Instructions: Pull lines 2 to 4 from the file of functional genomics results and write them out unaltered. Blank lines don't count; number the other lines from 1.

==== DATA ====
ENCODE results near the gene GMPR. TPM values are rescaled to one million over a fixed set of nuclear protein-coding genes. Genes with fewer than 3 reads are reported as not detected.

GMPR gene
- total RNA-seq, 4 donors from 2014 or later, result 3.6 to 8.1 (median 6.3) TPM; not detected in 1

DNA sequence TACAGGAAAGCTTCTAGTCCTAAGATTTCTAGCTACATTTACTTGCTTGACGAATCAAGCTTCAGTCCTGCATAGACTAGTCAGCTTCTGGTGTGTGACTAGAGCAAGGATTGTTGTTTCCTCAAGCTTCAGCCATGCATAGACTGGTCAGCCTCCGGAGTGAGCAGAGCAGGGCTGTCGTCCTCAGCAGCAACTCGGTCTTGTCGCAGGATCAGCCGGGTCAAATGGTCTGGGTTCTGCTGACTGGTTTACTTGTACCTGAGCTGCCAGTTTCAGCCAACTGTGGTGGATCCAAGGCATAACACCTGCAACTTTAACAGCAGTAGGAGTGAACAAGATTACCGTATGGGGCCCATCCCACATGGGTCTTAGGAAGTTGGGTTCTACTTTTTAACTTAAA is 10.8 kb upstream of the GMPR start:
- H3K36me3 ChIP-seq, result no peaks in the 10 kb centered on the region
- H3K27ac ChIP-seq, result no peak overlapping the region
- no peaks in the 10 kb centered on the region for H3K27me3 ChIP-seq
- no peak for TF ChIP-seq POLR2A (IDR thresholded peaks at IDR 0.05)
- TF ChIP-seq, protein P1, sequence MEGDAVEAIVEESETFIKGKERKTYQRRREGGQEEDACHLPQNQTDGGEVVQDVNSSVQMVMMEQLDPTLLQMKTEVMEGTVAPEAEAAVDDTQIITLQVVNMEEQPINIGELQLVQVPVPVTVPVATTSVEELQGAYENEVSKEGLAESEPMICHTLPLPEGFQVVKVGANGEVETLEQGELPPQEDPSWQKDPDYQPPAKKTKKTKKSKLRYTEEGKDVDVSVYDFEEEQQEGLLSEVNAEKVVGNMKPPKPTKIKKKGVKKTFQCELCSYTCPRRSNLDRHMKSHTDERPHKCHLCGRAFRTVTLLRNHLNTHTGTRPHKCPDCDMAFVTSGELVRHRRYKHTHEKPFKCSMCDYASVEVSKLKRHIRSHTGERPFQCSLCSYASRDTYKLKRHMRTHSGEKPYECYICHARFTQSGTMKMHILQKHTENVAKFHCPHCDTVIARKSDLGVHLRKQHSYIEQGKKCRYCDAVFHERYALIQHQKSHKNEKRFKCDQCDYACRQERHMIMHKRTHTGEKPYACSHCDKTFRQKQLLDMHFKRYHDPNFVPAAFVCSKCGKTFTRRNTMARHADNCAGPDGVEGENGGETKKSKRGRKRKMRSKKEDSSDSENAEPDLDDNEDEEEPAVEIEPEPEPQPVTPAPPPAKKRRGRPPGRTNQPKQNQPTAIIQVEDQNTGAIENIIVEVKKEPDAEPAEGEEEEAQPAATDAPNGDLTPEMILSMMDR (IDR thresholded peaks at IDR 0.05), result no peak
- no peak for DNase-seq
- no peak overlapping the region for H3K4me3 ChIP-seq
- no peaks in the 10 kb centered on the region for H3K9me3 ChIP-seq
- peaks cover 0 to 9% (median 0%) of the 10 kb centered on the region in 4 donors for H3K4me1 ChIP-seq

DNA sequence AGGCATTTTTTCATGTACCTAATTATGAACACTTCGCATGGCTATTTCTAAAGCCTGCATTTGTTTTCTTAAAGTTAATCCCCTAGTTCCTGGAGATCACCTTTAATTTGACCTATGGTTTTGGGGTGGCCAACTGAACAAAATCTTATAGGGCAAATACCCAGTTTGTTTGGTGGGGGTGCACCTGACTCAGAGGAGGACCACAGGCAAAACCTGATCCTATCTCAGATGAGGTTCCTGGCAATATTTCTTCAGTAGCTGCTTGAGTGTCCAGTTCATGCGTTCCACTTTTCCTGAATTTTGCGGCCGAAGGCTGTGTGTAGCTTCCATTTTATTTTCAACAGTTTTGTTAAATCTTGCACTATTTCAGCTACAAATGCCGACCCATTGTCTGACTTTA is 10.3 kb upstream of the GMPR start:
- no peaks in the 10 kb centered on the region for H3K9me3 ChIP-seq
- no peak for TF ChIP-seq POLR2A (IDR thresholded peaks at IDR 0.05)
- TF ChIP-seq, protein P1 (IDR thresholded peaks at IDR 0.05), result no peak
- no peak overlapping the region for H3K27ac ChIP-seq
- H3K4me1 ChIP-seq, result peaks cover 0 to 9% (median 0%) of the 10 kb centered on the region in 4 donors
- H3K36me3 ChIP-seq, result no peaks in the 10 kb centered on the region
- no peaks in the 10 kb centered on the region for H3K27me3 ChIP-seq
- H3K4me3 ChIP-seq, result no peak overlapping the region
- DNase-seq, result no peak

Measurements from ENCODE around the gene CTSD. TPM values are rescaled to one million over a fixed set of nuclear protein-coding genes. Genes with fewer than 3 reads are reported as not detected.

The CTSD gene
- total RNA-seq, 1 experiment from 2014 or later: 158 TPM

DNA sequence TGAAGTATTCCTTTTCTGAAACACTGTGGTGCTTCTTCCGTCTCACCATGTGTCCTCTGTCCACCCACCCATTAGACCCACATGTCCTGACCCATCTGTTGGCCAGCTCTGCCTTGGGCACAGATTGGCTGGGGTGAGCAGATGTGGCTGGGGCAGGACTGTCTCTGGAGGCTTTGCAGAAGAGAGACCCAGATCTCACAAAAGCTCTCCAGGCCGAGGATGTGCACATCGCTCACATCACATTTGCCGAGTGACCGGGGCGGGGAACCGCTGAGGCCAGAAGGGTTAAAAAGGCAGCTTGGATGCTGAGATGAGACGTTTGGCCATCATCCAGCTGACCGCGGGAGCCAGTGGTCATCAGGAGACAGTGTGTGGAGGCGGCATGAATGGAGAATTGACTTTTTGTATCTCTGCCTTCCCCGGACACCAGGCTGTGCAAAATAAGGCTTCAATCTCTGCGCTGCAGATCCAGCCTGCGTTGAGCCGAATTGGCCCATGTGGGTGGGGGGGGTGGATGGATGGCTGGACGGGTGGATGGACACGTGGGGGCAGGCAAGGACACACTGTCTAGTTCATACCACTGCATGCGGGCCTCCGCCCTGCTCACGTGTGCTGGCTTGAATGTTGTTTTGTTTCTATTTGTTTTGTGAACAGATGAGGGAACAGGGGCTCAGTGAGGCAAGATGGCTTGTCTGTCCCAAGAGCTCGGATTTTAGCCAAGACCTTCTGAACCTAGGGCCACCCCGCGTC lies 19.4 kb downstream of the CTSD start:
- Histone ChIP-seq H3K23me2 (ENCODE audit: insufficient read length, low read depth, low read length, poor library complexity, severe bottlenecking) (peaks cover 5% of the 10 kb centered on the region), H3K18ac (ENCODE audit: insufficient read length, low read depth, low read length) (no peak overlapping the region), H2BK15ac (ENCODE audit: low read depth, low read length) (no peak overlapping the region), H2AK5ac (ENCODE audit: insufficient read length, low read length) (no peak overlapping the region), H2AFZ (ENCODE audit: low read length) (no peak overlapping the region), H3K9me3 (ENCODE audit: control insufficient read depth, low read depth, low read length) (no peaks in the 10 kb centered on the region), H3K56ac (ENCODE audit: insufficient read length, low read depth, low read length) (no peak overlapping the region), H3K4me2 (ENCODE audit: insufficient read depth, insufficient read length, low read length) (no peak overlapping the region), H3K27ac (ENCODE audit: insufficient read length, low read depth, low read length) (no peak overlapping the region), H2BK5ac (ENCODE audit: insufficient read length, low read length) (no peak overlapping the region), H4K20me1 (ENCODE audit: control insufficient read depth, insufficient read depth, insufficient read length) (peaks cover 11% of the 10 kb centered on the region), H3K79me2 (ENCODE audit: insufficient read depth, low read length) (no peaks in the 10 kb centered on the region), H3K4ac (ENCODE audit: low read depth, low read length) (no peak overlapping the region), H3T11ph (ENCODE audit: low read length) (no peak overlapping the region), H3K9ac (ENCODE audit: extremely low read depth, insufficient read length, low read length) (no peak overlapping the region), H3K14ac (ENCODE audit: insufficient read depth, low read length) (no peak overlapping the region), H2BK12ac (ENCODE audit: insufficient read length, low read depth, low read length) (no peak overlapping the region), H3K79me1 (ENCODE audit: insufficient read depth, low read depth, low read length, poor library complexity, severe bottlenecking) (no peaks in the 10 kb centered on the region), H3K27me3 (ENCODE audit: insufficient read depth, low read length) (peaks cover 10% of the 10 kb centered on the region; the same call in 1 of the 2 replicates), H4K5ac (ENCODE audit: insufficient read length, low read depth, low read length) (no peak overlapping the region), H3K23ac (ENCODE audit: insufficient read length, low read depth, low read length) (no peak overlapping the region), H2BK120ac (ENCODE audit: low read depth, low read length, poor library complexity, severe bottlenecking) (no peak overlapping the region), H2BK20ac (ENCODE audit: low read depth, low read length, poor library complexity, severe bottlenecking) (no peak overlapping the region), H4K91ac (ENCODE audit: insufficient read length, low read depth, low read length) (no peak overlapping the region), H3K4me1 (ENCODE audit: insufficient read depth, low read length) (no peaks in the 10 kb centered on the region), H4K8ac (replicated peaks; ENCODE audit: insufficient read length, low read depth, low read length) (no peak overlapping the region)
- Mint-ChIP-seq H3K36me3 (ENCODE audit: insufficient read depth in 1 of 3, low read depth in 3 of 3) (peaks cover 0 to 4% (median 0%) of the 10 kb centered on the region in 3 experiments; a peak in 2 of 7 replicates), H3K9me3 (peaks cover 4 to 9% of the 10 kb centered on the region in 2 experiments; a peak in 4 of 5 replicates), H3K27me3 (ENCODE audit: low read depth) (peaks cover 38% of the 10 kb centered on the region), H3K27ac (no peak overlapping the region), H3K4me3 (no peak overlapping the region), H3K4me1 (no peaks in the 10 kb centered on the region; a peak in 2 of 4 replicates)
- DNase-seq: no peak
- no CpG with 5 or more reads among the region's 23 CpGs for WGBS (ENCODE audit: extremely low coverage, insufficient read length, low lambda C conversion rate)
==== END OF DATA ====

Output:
GMPR gene
- total RNA-seq, 4 donors from 2014 or later, result 3.6 to 8.1 (median 6.3) TPM; not detected in 1

DNA sequence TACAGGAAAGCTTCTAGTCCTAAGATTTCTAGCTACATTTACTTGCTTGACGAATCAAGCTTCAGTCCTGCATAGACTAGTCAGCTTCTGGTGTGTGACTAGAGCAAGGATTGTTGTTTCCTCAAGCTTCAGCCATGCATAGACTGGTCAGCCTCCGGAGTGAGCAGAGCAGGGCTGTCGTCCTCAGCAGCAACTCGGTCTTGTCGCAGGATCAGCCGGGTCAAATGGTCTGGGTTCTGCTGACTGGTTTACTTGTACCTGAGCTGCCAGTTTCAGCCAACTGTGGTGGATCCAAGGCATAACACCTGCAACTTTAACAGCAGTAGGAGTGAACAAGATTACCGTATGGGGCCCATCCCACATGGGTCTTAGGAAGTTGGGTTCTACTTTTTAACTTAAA is 10.8 kb upstream of the GMPR start: